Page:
My husband was a shoe box baby – meaning that he was born small enough to fit into a loafer box. I was born big and chunky, but by sixth grade, still maintained the record as the smallest elementary school student – ever. It is any wonder that all of my babies weighed in at under 7 pounds, and maintained a delicate weight well into toddlerhood? My favorite pediatrician used to tell me, “Two poodles never produced a great dane.” This sentiment always made me feel better about the fact that my kids struggled to get onto the growth charts, and once there, clung unto the bottom rung.

One of my favorite Moms, Kelly Bonyata, BS, IBCLC, gives her take on the 1977 U.S. infant growth charts most commonly used in our pediatric offices. According to her website and the Texas Medical Association, those 1977 charts were based on the growth of children who were primarily:

  • Caucasion
  • Formula-fed (with the commercial formulas developed during that time)
  • Middle-Class
  • From Southwestern Ohio

Kelly and the CDC go on to conclude that the sample of infants used to develop national growth standards did not accurately reflect the nation’s cultural and racial diversity, nor did it account for the growth rates of breastfed infants.

Kelly goes on to compare these growth charts with the newest charts of the World Health Organization (WHO), as they represent growth standards of infants from around the world and who are primarily breastfed. (After looking at these charts, my son could be seen as average in height and weight.)

What does all of this info mean for your baby? It means that unless your infant is showing signs of Failure to Thrive or other nutritional or developmental disorders, there may be no need to worry if he’s too small to chart or charts well under the national average.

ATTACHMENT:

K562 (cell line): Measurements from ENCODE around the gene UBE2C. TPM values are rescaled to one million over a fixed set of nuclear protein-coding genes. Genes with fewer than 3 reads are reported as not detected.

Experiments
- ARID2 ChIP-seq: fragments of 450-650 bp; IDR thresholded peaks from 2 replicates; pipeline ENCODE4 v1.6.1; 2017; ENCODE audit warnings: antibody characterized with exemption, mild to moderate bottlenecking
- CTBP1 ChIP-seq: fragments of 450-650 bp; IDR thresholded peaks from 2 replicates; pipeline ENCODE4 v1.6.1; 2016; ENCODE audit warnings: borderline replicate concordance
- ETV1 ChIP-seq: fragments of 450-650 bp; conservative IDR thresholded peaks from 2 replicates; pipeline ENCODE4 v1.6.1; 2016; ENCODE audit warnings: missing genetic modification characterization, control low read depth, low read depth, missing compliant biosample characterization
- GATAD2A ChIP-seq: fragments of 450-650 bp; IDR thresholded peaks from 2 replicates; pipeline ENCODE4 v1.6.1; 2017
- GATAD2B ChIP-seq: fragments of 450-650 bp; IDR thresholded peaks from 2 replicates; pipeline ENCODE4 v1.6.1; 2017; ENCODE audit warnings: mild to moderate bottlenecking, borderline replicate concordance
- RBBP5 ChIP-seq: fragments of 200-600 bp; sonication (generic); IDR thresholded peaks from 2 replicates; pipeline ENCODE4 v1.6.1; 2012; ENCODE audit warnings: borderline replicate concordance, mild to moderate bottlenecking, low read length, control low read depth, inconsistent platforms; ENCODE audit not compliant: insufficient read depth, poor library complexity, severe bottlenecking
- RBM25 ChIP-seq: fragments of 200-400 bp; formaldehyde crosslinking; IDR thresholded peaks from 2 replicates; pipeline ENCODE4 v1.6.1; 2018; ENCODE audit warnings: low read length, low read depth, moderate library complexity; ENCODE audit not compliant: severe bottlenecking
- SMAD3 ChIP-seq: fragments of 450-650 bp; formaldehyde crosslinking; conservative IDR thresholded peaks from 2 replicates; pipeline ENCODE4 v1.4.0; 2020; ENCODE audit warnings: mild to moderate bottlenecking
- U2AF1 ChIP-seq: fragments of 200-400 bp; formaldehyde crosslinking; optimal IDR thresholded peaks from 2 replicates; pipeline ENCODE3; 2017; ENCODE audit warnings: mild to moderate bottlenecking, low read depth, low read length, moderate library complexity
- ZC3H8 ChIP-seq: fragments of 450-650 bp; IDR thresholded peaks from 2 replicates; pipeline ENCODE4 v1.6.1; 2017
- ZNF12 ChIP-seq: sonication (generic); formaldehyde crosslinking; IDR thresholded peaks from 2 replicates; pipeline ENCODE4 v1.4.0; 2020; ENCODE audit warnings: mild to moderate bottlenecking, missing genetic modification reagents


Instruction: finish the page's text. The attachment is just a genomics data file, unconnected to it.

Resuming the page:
After weighing my baby at his last appointment, my new pediatrician commented on his dainty fingers, his brilliant smile, and his bright blue eyes. “But isn’t he small?” I asked. “He’s perfect,” assured the doctor. “He’s in the 5th percentile and beautiful in every way.”

I guess I shouldn’t be so surprised. My short 5’1” frame can easily slip into a pair of size 6 jeans, even after 4 children. The BMI chart, however, tell me that I’m fat. I don’t feel fat or look fat, but that’s what charts do, I guess. The same goes for infant growth charts.

As people continue to come in all shapes, sizes, and colors, our view of healthy and beautiful should accurately reflect this. Parents can take solace in knowing that there are many different definitions to “average.” If you don’t agree with your doctor’s view of what makes your baby healthy, maybe it’s time to switch offices.